Food Adulteration

Prevention of Food Adulteration Act

The Act is a welfare legislation to prevent health hazards by consuming adulterated food. The mens rea is not an essential ingredient. It is a social evil and the Act prohibits commission of the offences under the Act. The essential ingredient is sale to the purchaser by the vendor. It is not material to establish the capacity of the person vis a vis the owner of the shop to prove his authority to sell the adulterated food exposed for sale in the shop. It is enough for the prosecution to establish that the person who sold the adulterated article of food had sold it to the purchaser (including the Food Inspector) and that Food Inspector purchased the same in strict compliance with the provisions of the Act.
The sanctioning authority has to consider the material placed before it whether the offence of adulteration of food was committed and punishable under the Act. Once that satisfaction is reached and the authority is competent to grant the sanction, the sanction is valid. It is not necessary for the sanctioning authority to consider that the person sold is the owner, servant, agent or partner or relative of the owner or was duly authorised in this behalf. (See State of Orissa v. K. Rajeshwar Rao, 1992 CrLJ 300 : 1992 AIR (SC) 240 : 1992 (Cr) 177 : 1992 CAR 45 : 1992 CrLR (SC) 390 : 1991(3) Crimes 868)


Contempt and Mens rea

Standard of proof required for Contempt

The standard of proof required to establish a charge of ‘criminal contempt’ is the same as in any other criminal proceeding. It is all the more necessary to insist upon strict proof of such charge when the act or omission complained of is committed by the respondent under colour of his office as a judicial officer.

Even if it could be urged that mens rea, as such, is not an indispensable ingredient of the offence of contempt, the courts are loath to punish a contemner, if the act or omission complained of, was not willful.

(See S. Abdul Karim v. M.K. Prakash, 1976 CrLJ 641 : 1976 AIR (SC) 859 : 1976 CAR 124 : 1976 CrLR (SC) 102 : 1976 Ker LT 184 : 1976 SCC (Cr) 2170)

It must be realised that our system of courts often results in delay of one kind or another. The remedy for it is reform and punishment departmentally. Punishment under the law of Contempt is called for when the lapse is deliberate and in disregard of one’s duty and in defiance of authority. To take action in an unclear case is to make the law of contempt do duty for other measures and is not to be encouraged.

[Debabrata Bandopadhyay vs The State Of West Bengal,1969 AIR SC 189, 1969 SCR (1) 304 on 2 July, 1968]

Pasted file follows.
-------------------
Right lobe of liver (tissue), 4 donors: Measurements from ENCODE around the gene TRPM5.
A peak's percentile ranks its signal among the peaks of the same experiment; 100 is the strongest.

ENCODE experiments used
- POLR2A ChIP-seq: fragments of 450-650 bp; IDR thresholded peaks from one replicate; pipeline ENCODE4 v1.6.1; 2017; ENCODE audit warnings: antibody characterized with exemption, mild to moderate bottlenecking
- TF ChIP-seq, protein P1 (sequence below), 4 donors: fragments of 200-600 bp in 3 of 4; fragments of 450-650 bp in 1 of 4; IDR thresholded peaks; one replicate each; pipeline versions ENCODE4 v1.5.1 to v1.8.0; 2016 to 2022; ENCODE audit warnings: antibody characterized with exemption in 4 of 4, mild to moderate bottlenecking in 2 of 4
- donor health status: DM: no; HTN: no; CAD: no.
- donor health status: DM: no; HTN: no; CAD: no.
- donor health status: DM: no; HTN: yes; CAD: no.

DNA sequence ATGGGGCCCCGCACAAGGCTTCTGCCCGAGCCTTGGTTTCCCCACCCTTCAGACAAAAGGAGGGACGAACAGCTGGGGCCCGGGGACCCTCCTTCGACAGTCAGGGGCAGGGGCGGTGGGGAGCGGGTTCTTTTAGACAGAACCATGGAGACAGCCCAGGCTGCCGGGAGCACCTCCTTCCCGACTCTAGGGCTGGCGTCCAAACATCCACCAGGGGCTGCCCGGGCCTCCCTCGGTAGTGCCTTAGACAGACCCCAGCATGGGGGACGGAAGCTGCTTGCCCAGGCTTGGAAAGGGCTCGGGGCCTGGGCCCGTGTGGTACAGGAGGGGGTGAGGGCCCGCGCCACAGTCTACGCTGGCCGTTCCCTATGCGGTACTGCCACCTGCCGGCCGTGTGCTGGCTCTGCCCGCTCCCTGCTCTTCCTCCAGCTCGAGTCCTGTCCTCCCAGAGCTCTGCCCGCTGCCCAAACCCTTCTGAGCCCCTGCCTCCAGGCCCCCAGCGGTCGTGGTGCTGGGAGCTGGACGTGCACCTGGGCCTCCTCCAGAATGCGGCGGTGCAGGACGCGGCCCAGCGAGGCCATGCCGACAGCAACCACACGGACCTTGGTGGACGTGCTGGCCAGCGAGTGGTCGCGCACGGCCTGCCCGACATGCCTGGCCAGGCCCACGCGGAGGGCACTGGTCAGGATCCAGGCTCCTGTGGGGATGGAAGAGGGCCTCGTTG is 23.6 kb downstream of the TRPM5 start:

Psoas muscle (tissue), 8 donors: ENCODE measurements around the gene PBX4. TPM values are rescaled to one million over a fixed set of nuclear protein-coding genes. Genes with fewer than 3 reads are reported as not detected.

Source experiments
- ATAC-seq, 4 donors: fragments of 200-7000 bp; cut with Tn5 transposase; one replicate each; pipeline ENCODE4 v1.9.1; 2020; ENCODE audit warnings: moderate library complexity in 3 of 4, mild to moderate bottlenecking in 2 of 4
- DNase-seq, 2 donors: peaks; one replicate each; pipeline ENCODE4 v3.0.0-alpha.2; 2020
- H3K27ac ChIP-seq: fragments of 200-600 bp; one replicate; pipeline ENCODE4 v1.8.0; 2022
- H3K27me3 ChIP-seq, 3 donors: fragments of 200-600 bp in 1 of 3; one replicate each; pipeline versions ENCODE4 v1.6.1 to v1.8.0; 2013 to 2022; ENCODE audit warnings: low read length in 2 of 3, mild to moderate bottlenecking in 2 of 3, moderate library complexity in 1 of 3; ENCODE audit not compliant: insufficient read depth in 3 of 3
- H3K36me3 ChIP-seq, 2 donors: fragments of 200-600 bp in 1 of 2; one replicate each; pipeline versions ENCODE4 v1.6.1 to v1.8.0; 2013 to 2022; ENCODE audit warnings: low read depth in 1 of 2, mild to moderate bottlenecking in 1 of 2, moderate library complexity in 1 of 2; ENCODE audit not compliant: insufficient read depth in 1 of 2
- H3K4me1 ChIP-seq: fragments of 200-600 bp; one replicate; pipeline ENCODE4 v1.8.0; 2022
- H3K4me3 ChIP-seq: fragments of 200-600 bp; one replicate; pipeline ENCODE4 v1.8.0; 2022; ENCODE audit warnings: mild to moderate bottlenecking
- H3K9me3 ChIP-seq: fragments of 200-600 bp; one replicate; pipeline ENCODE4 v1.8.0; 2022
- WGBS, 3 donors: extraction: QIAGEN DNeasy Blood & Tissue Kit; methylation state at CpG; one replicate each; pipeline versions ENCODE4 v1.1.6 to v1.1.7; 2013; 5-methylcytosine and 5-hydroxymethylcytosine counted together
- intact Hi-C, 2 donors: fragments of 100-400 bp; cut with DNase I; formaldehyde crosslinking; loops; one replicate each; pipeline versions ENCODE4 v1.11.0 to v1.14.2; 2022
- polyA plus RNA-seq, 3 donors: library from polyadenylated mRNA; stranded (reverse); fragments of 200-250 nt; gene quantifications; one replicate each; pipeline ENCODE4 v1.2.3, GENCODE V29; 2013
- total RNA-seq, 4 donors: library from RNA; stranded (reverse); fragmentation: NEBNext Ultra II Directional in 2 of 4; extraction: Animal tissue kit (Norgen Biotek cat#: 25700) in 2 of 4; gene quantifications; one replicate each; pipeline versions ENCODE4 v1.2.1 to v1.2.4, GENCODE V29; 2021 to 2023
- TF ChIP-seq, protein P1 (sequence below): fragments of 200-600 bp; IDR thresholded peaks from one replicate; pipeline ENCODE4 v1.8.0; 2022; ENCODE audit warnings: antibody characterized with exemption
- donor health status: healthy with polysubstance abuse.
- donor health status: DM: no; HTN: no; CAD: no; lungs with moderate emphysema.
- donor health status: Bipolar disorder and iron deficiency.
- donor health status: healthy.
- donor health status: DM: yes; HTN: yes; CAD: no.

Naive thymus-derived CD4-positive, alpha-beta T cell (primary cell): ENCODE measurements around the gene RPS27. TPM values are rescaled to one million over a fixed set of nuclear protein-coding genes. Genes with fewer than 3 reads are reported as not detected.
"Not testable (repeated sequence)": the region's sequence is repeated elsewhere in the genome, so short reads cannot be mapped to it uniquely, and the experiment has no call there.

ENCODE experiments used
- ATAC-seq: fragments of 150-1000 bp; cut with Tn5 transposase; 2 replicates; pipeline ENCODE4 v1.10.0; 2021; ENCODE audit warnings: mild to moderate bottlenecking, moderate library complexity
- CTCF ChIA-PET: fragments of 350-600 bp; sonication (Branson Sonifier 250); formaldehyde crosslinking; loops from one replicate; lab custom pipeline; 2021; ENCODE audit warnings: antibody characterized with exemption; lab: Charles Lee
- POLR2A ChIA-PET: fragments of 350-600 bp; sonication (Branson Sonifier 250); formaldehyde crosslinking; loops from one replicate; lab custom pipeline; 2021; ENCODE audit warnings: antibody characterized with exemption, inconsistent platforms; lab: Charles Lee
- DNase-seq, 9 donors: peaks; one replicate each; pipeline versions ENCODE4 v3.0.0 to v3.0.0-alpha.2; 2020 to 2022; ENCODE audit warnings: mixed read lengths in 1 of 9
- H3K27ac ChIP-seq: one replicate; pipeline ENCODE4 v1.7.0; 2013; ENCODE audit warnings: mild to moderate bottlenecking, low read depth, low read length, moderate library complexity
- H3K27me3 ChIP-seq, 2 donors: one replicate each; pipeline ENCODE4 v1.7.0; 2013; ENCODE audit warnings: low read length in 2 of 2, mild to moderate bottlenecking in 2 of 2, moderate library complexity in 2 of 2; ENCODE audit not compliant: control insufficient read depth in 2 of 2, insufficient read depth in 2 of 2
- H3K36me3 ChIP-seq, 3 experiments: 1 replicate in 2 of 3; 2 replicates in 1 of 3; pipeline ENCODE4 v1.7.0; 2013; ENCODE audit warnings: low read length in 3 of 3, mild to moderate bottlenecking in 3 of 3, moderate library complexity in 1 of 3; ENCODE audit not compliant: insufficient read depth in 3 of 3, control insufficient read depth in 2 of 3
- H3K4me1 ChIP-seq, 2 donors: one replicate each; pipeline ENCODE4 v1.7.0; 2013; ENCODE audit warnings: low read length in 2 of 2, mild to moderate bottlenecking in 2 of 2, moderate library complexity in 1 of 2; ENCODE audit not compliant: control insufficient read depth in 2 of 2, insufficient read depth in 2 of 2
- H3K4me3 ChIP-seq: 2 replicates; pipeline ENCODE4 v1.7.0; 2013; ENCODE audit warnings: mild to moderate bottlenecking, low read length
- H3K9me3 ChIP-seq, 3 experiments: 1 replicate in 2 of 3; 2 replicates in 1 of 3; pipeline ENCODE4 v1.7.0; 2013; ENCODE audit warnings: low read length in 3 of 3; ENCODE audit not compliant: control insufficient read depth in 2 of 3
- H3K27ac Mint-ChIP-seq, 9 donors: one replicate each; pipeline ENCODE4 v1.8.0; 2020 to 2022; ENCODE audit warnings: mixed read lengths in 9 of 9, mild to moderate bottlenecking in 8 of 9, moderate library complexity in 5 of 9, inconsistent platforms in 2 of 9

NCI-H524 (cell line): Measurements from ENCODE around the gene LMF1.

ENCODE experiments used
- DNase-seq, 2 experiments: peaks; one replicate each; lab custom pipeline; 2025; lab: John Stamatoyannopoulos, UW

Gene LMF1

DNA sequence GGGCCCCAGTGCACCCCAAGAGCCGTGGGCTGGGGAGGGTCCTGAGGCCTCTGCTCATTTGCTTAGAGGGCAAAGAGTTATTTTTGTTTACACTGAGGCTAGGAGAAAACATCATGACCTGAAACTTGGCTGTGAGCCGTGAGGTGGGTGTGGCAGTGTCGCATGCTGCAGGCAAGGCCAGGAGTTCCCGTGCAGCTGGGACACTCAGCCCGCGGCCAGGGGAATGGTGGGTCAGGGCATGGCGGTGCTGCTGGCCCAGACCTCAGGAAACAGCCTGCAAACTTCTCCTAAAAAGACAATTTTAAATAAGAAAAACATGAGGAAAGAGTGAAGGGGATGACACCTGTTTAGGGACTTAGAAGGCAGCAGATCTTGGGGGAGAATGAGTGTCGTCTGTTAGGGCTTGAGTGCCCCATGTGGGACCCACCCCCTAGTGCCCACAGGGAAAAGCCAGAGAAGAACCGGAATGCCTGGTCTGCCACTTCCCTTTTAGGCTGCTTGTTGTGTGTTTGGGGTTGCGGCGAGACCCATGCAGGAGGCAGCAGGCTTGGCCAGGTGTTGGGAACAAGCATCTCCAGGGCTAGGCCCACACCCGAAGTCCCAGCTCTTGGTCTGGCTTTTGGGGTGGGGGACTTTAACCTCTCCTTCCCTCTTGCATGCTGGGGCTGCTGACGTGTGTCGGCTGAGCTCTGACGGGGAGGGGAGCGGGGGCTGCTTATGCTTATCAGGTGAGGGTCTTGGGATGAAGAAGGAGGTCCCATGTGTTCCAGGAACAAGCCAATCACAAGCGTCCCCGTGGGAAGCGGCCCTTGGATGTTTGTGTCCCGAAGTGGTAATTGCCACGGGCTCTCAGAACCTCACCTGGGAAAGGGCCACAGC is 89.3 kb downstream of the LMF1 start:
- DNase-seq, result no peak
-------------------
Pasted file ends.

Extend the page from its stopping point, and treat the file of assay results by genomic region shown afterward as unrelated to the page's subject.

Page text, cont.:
However in English Law it is well settled that to prove contempt two ingredients must be established. First actus reus i.e. the relevant fact constituting contempt and mes rea i.e. the necessary intent or guilty mind.

Read more about contempt and mens rea here.


To hold a person guilty of the offence of cheating it has to be shown that his intention was dishonest at the time of making the promise. Such a dishonest intention cannot be inferred from the mere fact that he could not subsequently fulfill the promise. (see State of Kerala v. A. Pareed Pillai, 1972 CrLJ 1243 : 1973 AIR (SC) 326 : 1972 (3) SCC 661 : 1972 CAR 304)

An error of judgment or breach of performance of duty which, per se, cannot be equated with dishonest intention to establish the charge under Section 420 I.P.C. (Anil Kumar Bose v. State of Bihar, 1974 CrLJ 1026 : 1974 AIR (SC) 1560 : 1974 Cr LR (SC) 457 : 1974 (3) SCR 902)

Corporate immunity and Mens rea

Prosecution of Officers of the company

The persons managing the affairs of such company cannot use the juristic entity and corporate personality of the company as a shield to evade themselves from prosecution for offences under the Penal Code, if it is established that primary object of the incorporation and existence of the company is to defraud public. But, at the same time, while taking cognizance of alleged offences in connection with the registration, issuance of prospectus, collection of moneys from the investors and the misappropriation of the fund collected from the share holders which constitute one offence or other under the Penal Code, Court must be satisfied that prima facie an offence under the Penal Code has been disclosed on the materials produced before the Court.  For framing charges in respect of those acts and omissions, in many cases, mens rea is not an essential ingredient; the concerned statute imposes a duty on those who are in charge of the management, to follow the statutory provisions and once there is a breach or contravention, such persons become liable to punished. But for framing a charge for an offence under the Penal Code, the traditional rule of existence of mens rea is to be followed. The prosecution has to prove that the appellant as promoters or directors, had dishonest intention since very beginning while collecting the moneys from the applicants for the shares and debentures or that having collected such moneys they dishonestly misappropriated the same. The ingredients of the different offences under the Penal Code need not be proved only by direct evidence, they can be shown from the circumstances of a particular case that the intention of the promoters or the directors was dishonest since very inception or that they developed such intention at some stage, for their wrongful gain and causing wrongful loss to the investors.

Radhey Shyam Khemka v. State of Bihar, 1993 CrLJ 2888 : 1993 CrLR (SC) 358 : 1993(1) Crimes 1132 : 1993(3) SCC 54.